What if you began to see your marketplace job as much a place of ministry as people who work in the church see their job as ministry? What if the people who worked at the church saw your job Monday to Friday as much or more than a place of ministry as their jobs? What if we all decided that productive good work done for the glory of God, no matter what it is or where it is, made God smile and say, “That is good. They understand what I meant when I told them I made them in my image and I’m a worker?”

I’m thankful for the teachers who taught me to read, to write and to spell (I’m also thankful for whoever invented spell check). I’m also thankful for all the people who used their creative energy and skillful hands to make computers, especially this nice little light-weight laptop that I’m writing this on, sitting up in bed before I go to sleep. I’m satisfied with my work today. “Thank you Lord.”

About Jim Hislop

Jim Hislop is the Director of Western Seminary's Center for Leadership Development.

4 thoughts on “God is a Worker and I’m Made in His Image

  1. Great post, thanks for sharing! It’s easy to forget the missions field is as close as your next door neighbor, or people you come in contact with on a daily basis.

    1. Thanks for your comment Jordan, it certainly is easy to do that. Someone said in my hearing not too long ago the Marketplace of America is one of the greatest unreached mission fields they knew of. If we could catch the concept of Jesus “going about doing good” and when the occasion arose he addressed people personally, usually in response to their questions. I think doing “good work” with a “good attitude” and understanding we are causing our garden to flourish as a result is such a freeing concept.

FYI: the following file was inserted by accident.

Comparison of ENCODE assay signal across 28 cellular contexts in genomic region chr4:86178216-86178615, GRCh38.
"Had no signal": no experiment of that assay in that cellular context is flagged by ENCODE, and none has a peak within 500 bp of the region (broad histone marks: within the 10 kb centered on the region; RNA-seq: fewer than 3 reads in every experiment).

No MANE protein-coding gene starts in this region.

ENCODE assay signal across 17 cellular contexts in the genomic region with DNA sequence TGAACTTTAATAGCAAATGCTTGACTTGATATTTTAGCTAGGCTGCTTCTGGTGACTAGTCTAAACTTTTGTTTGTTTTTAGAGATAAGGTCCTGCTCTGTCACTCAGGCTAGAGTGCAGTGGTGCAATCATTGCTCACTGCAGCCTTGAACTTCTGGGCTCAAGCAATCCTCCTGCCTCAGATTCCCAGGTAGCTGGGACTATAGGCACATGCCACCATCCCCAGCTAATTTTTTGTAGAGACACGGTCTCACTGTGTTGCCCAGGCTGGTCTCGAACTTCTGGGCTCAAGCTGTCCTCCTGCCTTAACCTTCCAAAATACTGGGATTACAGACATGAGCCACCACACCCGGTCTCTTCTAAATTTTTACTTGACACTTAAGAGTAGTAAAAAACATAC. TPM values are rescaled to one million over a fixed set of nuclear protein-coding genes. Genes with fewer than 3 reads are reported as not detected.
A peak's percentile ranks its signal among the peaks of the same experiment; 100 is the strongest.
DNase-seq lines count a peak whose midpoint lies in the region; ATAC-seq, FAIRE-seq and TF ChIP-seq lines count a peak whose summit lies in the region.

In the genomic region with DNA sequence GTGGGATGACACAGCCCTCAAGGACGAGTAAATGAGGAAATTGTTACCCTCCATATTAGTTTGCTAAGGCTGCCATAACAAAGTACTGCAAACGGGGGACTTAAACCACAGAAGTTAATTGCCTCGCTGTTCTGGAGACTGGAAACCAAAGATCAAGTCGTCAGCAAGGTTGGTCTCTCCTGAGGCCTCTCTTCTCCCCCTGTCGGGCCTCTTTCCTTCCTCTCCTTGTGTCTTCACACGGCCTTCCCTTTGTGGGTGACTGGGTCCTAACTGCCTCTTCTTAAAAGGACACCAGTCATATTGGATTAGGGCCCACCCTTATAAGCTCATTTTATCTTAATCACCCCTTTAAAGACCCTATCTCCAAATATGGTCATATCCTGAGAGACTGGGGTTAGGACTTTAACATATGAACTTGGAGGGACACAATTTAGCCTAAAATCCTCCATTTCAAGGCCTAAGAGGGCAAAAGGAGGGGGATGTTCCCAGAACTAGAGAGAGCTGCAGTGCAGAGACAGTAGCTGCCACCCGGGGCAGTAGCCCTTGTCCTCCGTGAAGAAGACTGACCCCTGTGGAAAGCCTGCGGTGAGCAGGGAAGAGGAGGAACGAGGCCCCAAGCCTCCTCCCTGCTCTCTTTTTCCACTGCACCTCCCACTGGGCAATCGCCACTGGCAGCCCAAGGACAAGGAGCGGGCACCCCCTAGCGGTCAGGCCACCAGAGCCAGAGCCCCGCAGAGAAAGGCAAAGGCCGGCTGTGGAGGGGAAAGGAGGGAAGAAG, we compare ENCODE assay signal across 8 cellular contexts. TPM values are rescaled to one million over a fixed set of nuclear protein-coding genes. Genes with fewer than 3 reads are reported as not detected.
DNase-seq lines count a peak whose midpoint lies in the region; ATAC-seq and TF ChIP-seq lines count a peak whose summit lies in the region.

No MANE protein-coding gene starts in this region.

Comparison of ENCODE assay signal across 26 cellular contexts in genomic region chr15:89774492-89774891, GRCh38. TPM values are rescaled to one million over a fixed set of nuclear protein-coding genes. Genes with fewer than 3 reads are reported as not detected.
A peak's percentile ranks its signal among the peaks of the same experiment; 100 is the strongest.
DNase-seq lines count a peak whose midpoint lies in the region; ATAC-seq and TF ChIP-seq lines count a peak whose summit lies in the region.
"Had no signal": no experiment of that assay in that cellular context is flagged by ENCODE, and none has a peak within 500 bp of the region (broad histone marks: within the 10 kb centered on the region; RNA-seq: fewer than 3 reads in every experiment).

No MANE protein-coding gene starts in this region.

Jim Hislop

  2. Thanks Jim, I really appreciate the article; and is especially true as I left professional ministry in 1998 after some 20 years. Many people’s response was why did you leave the ministry? In my thinking I wasn’t leaving the ministry but just changing venue. I encounter many who seemed to think I was stepping down and that the work I’m now doing as a social worker was somehow less sacred. Not so, in fact I think it more sacred. Jesus called us to make disciples, he said this task was to be done as we’re going about our daily life. Christian discipleship is about making every deed, thought, work, play sacred and using every activity to glorify the Master. We need to make the gulf between sacred and secular, professional and laity much narrower if the work of discipleship is to advance in our culture. Paul in addressing servants said that they should not work as men-pleasers; but as servants of Christ, doing the will of God from the heart; with good will doing service, as unto the Lord, and not unto men: Lord Let me work as your servant, to the best of my ability in the power of the spirit so others might see you.

    1. Thanks Skip. The mindset that has been created is is such a tragedy and frankly so demeaning for the majority of God’s people who labor every day creating and causing their communities to flourish and think of themselves as “just laymen”. These dear saints of God, called to be priests of the Most High God impact people every day that people employed be a church will never even meet let alone influence.

      Blessings on your ministry for God as you care for their needs.

      Jim Hislop

Comments are closed.